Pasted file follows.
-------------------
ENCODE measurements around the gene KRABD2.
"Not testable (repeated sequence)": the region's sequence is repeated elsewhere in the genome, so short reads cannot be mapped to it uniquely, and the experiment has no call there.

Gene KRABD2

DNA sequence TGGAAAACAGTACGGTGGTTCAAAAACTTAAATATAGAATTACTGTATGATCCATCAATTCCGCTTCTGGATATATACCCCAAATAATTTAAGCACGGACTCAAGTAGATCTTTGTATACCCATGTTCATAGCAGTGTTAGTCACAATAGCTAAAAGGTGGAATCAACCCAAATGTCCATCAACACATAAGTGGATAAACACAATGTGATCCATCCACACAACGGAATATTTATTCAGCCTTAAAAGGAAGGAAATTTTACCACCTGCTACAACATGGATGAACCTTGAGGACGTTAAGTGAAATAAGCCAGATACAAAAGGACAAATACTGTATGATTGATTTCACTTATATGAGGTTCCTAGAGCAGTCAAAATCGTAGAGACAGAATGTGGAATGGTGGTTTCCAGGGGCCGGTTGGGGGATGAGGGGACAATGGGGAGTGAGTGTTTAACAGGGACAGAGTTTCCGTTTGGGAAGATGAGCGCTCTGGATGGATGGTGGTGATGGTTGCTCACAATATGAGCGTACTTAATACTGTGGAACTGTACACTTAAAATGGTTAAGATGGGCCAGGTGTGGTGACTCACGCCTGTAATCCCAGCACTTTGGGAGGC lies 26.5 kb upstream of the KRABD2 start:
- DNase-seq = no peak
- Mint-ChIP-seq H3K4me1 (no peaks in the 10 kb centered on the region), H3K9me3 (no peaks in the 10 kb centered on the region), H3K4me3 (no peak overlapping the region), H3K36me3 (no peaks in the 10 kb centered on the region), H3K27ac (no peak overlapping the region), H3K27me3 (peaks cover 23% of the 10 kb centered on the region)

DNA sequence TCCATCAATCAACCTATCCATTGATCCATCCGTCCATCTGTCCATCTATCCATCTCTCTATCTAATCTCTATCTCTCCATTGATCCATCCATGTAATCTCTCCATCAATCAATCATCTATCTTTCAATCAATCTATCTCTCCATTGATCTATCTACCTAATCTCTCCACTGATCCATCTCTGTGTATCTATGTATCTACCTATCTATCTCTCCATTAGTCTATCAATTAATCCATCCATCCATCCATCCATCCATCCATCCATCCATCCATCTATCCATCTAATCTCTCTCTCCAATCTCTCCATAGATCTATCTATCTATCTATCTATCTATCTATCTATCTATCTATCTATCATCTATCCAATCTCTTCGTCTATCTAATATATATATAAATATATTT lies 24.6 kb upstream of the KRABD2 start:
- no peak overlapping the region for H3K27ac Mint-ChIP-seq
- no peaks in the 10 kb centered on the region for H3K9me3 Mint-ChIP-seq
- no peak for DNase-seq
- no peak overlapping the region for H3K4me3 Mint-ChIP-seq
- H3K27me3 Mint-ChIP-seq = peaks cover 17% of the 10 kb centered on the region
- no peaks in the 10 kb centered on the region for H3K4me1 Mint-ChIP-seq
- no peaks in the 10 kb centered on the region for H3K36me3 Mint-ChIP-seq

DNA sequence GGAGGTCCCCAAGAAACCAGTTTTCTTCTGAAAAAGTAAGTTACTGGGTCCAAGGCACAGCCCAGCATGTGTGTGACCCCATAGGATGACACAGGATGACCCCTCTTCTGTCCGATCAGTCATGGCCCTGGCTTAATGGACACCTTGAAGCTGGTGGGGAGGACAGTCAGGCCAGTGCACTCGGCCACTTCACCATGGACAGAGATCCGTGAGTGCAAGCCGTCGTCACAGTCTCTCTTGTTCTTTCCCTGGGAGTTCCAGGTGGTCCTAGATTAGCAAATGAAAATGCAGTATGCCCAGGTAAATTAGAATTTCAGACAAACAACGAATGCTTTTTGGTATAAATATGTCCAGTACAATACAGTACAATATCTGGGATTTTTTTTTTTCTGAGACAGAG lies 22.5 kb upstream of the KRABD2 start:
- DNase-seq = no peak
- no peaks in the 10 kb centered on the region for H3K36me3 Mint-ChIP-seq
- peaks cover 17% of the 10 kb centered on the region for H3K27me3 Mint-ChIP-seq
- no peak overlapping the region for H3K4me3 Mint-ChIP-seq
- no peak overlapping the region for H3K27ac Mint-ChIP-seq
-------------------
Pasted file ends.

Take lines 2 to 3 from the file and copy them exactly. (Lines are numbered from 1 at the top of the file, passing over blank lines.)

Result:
"Not testable (repeated sequence)": the region's sequence is repeated elsewhere in the genome, so short reads cannot be mapped to it uniquely, and the experiment has no call there.

Gene KRABD2